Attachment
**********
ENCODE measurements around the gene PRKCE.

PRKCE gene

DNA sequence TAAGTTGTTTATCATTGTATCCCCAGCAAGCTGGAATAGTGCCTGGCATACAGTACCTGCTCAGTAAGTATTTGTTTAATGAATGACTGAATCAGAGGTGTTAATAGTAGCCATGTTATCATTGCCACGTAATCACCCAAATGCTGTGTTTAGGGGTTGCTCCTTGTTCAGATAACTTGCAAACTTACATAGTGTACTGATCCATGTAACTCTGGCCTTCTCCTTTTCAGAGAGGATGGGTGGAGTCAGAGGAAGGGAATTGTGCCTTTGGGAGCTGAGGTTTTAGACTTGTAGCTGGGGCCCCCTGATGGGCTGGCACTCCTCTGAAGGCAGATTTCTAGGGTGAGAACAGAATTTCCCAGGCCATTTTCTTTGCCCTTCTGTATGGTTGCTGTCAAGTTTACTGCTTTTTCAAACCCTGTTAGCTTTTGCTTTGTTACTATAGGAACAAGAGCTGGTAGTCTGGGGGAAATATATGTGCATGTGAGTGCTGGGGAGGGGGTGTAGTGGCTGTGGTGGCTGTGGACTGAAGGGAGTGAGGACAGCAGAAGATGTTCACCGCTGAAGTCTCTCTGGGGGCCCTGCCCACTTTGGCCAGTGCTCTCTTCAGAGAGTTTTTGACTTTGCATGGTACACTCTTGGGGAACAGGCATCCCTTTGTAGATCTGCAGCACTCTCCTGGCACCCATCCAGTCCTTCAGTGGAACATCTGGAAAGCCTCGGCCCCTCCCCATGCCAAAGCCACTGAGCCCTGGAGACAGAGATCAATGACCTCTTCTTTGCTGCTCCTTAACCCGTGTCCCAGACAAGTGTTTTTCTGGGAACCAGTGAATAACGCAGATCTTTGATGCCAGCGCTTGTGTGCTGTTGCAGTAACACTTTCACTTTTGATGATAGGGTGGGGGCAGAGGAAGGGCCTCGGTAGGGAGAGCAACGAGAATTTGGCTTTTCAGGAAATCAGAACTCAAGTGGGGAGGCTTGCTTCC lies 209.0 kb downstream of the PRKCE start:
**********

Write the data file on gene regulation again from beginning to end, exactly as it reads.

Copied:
ENCODE measurements around the gene PRKCE.

PRKCE gene

DNA sequence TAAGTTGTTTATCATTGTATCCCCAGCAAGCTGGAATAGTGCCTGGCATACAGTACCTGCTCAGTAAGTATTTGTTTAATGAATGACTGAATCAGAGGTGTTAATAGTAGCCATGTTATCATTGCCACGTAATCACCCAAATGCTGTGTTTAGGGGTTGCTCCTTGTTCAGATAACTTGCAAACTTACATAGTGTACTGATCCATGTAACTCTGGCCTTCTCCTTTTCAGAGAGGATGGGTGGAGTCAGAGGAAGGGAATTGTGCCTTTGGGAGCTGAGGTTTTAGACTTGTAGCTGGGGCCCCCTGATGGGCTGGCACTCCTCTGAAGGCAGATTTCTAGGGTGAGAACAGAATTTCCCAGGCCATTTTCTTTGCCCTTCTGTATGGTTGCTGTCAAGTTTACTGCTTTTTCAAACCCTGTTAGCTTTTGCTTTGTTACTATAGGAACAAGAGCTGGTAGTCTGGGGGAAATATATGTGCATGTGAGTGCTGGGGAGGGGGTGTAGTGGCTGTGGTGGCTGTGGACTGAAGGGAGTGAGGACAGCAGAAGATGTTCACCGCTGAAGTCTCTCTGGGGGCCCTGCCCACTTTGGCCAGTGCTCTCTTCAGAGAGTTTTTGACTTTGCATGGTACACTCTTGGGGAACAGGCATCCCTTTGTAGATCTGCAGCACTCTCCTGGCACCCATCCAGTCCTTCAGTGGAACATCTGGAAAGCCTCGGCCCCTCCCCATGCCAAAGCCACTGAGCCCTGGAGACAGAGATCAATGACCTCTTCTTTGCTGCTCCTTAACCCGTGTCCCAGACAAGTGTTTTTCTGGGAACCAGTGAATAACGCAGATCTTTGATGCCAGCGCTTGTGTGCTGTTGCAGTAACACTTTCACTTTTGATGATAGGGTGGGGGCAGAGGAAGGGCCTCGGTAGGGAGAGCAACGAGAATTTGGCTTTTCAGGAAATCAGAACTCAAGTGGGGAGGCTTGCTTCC lies 209.0 kb downstream of the PRKCE start: